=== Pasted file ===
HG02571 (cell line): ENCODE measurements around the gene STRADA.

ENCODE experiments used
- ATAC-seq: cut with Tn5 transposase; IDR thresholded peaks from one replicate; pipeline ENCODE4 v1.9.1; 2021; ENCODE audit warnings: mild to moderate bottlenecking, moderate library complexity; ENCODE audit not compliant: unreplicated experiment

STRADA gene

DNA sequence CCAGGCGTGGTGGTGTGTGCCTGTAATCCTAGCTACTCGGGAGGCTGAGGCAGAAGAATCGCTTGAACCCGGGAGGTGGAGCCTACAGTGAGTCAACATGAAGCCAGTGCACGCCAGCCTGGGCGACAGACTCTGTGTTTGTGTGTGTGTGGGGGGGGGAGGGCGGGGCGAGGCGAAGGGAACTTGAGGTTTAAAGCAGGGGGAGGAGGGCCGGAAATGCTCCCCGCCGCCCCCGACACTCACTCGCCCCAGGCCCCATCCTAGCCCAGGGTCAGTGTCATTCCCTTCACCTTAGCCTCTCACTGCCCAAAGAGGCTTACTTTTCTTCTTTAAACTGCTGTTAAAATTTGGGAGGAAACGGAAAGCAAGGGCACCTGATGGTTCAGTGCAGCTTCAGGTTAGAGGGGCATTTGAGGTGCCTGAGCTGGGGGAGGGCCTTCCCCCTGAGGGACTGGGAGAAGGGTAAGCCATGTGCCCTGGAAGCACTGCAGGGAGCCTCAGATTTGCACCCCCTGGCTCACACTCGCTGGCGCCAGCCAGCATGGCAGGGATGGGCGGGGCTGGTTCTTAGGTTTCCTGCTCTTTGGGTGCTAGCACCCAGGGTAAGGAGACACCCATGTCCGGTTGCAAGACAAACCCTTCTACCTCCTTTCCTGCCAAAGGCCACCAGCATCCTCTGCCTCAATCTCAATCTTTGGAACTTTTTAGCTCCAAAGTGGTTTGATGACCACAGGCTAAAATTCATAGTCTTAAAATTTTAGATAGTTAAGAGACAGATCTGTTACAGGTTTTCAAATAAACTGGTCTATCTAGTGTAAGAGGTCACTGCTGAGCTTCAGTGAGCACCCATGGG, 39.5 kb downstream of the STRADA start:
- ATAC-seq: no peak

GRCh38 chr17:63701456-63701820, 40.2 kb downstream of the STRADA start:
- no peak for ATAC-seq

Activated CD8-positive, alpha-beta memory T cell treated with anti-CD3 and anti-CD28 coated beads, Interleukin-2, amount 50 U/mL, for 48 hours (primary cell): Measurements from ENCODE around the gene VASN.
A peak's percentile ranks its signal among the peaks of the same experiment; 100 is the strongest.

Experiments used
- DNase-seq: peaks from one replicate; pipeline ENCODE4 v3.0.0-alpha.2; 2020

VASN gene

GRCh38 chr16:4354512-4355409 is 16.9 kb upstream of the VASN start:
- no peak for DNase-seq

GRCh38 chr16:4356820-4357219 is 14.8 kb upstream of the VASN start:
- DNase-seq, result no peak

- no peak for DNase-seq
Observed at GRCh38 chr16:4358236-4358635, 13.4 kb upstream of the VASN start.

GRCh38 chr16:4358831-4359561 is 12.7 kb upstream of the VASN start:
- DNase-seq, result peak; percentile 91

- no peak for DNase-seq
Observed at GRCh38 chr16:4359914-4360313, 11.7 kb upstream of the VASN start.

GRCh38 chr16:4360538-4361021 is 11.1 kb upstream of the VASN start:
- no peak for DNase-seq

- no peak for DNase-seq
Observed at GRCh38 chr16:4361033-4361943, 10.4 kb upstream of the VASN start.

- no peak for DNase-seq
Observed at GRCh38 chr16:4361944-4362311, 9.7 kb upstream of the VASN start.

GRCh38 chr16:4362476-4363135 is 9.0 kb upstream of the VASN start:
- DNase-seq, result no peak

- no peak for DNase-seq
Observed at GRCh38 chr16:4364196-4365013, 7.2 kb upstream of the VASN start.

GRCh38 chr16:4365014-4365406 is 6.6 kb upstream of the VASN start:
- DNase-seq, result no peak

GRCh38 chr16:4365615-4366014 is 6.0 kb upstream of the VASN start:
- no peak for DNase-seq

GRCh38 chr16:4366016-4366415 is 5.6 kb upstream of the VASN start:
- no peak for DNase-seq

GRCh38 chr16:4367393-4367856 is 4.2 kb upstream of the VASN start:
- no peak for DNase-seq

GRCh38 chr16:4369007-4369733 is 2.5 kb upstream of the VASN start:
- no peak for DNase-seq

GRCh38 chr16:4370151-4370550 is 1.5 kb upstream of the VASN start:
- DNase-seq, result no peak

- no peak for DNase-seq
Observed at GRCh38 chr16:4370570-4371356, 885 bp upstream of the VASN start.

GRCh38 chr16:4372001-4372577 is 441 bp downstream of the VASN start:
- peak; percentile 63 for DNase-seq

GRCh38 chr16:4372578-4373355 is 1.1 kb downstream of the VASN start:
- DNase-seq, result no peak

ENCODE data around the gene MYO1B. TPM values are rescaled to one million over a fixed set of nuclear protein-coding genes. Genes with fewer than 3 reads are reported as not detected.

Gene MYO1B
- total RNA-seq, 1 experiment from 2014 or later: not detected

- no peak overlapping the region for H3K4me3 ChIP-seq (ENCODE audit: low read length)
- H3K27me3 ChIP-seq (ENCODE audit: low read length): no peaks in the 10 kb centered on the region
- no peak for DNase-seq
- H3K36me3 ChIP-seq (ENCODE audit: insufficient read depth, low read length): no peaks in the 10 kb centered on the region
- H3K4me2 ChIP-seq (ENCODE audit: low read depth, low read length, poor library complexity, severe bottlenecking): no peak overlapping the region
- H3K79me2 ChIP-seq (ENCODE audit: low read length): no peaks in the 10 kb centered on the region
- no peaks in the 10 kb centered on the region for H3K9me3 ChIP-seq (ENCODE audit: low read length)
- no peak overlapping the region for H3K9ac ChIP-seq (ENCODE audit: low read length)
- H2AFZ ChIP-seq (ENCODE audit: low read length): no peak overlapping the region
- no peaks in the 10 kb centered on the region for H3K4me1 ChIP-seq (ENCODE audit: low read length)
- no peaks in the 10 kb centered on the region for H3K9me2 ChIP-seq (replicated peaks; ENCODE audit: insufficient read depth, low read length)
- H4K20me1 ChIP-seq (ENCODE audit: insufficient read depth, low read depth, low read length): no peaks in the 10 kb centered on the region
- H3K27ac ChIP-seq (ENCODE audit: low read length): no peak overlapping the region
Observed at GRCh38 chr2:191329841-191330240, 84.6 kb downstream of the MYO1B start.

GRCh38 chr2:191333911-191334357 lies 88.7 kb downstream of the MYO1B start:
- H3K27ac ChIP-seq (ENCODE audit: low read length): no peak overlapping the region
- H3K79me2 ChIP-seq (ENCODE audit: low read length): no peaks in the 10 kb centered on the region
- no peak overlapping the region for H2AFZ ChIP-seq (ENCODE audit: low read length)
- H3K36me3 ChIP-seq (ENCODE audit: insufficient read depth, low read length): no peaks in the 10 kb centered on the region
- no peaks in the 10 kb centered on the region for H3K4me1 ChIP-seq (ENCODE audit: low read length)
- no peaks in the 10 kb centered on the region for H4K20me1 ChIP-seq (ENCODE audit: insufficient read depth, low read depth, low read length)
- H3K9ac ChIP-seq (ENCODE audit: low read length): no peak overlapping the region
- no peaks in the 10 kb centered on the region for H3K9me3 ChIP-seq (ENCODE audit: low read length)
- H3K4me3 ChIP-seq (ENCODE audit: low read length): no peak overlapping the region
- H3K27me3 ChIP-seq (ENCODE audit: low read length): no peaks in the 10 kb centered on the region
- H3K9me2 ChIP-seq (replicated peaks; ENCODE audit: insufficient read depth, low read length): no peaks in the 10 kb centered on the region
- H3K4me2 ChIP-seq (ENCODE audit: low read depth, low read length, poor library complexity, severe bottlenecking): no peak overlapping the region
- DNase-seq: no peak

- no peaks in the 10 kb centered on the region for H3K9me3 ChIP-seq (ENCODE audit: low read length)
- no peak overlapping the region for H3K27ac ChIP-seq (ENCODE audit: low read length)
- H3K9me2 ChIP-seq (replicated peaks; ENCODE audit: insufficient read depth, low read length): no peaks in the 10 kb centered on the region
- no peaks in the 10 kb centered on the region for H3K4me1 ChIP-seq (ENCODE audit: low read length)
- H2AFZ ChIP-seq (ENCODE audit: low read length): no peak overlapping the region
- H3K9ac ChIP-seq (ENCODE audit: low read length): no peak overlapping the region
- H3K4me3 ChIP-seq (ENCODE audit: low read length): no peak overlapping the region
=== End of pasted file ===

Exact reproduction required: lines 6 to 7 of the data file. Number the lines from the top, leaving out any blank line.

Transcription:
- ATAC-seq: no peak

GRCh38 chr17:63701456-63701820, 40.2 kb downstream of the STRADA start: